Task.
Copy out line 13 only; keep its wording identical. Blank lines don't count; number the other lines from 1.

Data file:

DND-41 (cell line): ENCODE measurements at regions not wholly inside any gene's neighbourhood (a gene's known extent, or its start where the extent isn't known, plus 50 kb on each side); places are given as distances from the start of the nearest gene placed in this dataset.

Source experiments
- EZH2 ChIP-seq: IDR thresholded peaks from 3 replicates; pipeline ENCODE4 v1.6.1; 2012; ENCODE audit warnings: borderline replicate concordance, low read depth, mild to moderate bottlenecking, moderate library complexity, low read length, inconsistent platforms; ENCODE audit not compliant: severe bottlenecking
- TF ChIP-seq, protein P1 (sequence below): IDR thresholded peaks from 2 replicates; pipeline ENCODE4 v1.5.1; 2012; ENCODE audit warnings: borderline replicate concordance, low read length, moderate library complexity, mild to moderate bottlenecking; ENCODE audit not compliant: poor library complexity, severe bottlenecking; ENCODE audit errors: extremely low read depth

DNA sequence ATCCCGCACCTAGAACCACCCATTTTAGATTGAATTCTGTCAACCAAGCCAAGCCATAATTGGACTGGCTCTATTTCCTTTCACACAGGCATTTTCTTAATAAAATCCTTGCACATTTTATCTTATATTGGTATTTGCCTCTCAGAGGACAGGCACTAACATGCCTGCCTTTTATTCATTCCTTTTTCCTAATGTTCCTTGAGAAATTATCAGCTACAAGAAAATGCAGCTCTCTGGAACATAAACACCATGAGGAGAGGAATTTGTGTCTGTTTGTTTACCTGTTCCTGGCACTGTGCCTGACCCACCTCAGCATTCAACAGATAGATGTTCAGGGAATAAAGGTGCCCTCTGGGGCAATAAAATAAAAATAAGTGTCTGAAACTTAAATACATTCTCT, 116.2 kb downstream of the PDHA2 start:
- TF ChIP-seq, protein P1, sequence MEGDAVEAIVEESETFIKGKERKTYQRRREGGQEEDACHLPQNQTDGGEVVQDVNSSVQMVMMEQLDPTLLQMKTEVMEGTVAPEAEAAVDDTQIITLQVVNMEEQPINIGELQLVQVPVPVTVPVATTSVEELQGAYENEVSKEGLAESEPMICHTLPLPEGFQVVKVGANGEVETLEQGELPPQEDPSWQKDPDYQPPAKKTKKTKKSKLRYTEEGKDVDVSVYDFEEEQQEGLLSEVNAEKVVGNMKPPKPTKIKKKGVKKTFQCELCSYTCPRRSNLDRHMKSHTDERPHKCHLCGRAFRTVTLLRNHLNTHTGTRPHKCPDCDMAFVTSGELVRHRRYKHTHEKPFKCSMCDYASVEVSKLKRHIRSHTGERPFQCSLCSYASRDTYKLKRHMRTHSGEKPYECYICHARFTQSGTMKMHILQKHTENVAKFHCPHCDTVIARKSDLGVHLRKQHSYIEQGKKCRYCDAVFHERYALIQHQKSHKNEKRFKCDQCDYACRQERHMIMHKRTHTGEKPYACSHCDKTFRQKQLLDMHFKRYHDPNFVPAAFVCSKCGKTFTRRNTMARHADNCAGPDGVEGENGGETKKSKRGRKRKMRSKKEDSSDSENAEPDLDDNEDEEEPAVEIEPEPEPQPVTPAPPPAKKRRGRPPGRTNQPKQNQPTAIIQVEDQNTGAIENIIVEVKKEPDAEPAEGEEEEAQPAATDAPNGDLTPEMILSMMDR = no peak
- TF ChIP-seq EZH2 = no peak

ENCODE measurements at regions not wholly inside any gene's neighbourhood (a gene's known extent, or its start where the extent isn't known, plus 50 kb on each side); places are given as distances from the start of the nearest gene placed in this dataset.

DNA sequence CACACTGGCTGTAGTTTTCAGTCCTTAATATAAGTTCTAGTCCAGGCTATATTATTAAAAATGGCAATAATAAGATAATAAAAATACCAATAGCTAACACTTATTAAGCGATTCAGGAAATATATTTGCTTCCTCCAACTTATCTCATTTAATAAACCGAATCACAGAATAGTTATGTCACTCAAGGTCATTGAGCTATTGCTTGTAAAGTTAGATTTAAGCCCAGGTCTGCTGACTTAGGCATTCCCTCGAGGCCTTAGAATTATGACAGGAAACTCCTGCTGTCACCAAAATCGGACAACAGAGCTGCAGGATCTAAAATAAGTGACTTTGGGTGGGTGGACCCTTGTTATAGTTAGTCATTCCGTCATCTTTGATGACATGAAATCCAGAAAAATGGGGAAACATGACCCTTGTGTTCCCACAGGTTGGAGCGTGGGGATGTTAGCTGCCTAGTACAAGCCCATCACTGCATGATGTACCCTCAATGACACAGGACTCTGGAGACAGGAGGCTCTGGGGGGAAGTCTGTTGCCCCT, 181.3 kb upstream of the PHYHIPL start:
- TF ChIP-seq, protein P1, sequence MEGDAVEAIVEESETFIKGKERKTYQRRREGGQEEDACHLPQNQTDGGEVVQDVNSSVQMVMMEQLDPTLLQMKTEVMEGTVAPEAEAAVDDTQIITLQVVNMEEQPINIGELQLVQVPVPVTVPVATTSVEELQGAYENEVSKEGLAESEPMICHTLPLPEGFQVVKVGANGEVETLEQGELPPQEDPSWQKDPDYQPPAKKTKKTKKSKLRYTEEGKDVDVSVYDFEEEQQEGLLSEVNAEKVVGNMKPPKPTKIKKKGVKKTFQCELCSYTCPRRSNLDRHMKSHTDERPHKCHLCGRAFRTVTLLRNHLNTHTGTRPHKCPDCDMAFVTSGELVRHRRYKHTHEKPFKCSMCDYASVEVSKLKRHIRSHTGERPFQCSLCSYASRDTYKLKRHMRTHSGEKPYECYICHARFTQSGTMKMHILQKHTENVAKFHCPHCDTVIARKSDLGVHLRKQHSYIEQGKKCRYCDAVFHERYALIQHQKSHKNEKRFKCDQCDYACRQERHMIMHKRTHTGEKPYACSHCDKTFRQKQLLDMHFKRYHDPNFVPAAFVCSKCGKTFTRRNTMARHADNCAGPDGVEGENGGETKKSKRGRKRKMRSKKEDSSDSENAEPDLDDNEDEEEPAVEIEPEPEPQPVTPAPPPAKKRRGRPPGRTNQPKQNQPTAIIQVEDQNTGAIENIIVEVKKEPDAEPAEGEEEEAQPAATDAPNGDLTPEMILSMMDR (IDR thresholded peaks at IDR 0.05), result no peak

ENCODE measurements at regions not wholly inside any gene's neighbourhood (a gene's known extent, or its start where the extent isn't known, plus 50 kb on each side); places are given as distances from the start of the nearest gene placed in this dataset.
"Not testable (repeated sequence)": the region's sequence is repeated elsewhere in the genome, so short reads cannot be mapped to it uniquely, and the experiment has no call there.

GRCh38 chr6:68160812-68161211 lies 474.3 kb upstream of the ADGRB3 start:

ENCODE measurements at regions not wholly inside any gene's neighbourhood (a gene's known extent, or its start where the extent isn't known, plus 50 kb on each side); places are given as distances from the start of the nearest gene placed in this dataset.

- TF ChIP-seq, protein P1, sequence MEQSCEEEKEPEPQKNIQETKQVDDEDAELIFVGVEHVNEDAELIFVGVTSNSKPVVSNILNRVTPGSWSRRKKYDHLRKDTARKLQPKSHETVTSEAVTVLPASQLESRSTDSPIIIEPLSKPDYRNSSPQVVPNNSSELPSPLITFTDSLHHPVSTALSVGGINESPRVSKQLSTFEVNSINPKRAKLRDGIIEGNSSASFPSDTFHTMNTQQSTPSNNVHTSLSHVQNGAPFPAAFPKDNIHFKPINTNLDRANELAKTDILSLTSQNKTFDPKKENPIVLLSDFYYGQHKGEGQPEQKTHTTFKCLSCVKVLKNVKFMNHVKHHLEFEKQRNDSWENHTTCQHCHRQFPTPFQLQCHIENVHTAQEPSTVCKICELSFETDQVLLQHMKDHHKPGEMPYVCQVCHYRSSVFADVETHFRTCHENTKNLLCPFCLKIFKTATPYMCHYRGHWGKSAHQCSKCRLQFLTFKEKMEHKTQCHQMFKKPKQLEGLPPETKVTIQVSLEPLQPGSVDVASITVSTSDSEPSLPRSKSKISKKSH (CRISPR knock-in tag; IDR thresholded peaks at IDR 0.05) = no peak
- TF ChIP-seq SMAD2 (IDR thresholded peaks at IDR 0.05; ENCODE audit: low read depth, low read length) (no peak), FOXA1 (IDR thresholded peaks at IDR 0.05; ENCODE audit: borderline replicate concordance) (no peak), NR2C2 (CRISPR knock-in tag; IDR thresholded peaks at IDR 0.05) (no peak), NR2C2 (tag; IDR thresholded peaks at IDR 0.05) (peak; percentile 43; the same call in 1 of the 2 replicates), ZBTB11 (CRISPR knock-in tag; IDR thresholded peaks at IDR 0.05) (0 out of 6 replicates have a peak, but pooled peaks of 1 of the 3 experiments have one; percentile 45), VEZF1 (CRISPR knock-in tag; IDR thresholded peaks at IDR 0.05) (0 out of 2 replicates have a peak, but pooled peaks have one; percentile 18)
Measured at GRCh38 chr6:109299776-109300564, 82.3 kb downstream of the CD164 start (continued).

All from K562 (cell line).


GRCh38 chr6:68160812-68161211 lies 474.3 kb upstream of the ADGRB3 start: